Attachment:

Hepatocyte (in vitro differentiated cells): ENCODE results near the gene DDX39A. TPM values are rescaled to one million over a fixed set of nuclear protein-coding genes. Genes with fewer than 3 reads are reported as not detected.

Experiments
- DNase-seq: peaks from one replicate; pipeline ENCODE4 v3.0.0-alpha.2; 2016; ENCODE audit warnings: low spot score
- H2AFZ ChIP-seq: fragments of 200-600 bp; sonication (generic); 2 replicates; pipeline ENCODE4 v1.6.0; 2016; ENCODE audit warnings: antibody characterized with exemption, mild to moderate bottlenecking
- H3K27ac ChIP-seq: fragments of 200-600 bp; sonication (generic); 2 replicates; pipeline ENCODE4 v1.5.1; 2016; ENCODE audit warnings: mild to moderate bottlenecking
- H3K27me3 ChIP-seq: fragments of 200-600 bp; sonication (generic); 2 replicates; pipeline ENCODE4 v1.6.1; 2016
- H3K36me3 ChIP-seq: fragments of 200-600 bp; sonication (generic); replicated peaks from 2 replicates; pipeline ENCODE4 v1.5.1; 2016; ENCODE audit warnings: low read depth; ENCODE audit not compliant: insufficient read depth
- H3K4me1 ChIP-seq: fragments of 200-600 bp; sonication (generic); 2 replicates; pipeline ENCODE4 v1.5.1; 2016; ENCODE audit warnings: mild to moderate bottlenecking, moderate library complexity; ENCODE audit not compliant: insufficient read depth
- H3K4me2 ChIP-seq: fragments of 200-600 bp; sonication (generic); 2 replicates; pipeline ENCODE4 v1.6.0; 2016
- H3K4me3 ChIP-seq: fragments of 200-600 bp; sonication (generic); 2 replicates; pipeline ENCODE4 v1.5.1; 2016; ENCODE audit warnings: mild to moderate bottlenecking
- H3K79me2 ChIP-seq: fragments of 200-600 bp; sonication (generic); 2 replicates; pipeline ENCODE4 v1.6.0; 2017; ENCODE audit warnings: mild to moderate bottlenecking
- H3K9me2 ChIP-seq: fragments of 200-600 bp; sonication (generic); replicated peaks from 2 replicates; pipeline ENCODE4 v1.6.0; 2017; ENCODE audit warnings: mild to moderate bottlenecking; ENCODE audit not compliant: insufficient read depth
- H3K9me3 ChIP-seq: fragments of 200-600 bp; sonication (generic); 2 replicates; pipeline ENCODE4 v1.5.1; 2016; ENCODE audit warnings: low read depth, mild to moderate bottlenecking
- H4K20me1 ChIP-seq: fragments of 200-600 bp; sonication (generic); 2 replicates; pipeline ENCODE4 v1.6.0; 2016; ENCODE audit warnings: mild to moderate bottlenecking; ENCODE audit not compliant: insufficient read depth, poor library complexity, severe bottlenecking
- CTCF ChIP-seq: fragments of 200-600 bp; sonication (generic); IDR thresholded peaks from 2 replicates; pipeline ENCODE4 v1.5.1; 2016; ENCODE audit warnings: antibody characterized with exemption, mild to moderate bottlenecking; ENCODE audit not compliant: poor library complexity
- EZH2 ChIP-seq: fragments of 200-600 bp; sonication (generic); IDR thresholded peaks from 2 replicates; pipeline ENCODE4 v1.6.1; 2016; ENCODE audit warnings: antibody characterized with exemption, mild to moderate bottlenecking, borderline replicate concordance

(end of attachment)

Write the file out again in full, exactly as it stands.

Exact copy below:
Hepatocyte (in vitro differentiated cells): ENCODE results near the gene DDX39A. TPM values are rescaled to one million over a fixed set of nuclear protein-coding genes. Genes with fewer than 3 reads are reported as not detected.

Experiments
- DNase-seq: peaks from one replicate; pipeline ENCODE4 v3.0.0-alpha.2; 2016; ENCODE audit warnings: low spot score
- H2AFZ ChIP-seq: fragments of 200-600 bp; sonication (generic); 2 replicates; pipeline ENCODE4 v1.6.0; 2016; ENCODE audit warnings: antibody characterized with exemption, mild to moderate bottlenecking
- H3K27ac ChIP-seq: fragments of 200-600 bp; sonication (generic); 2 replicates; pipeline ENCODE4 v1.5.1; 2016; ENCODE audit warnings: mild to moderate bottlenecking
- H3K27me3 ChIP-seq: fragments of 200-600 bp; sonication (generic); 2 replicates; pipeline ENCODE4 v1.6.1; 2016
- H3K36me3 ChIP-seq: fragments of 200-600 bp; sonication (generic); replicated peaks from 2 replicates; pipeline ENCODE4 v1.5.1; 2016; ENCODE audit warnings: low read depth; ENCODE audit not compliant: insufficient read depth
- H3K4me1 ChIP-seq: fragments of 200-600 bp; sonication (generic); 2 replicates; pipeline ENCODE4 v1.5.1; 2016; ENCODE audit warnings: mild to moderate bottlenecking, moderate library complexity; ENCODE audit not compliant: insufficient read depth
- H3K4me2 ChIP-seq: fragments of 200-600 bp; sonication (generic); 2 replicates; pipeline ENCODE4 v1.6.0; 2016
- H3K4me3 ChIP-seq: fragments of 200-600 bp; sonication (generic); 2 replicates; pipeline ENCODE4 v1.5.1; 2016; ENCODE audit warnings: mild to moderate bottlenecking
- H3K79me2 ChIP-seq: fragments of 200-600 bp; sonication (generic); 2 replicates; pipeline ENCODE4 v1.6.0; 2017; ENCODE audit warnings: mild to moderate bottlenecking
- H3K9me2 ChIP-seq: fragments of 200-600 bp; sonication (generic); replicated peaks from 2 replicates; pipeline ENCODE4 v1.6.0; 2017; ENCODE audit warnings: mild to moderate bottlenecking; ENCODE audit not compliant: insufficient read depth
- H3K9me3 ChIP-seq: fragments of 200-600 bp; sonication (generic); 2 replicates; pipeline ENCODE4 v1.5.1; 2016; ENCODE audit warnings: low read depth, mild to moderate bottlenecking
- H4K20me1 ChIP-seq: fragments of 200-600 bp; sonication (generic); 2 replicates; pipeline ENCODE4 v1.6.0; 2016; ENCODE audit warnings: mild to moderate bottlenecking; ENCODE audit not compliant: insufficient read depth, poor library complexity, severe bottlenecking
- CTCF ChIP-seq: fragments of 200-600 bp; sonication (generic); IDR thresholded peaks from 2 replicates; pipeline ENCODE4 v1.5.1; 2016; ENCODE audit warnings: antibody characterized with exemption, mild to moderate bottlenecking; ENCODE audit not compliant: poor library complexity
- EZH2 ChIP-seq: fragments of 200-600 bp; sonication (generic); IDR thresholded peaks from 2 replicates; pipeline ENCODE4 v1.6.1; 2016; ENCODE audit warnings: antibody characterized with exemption, mild to moderate bottlenecking, borderline replicate concordance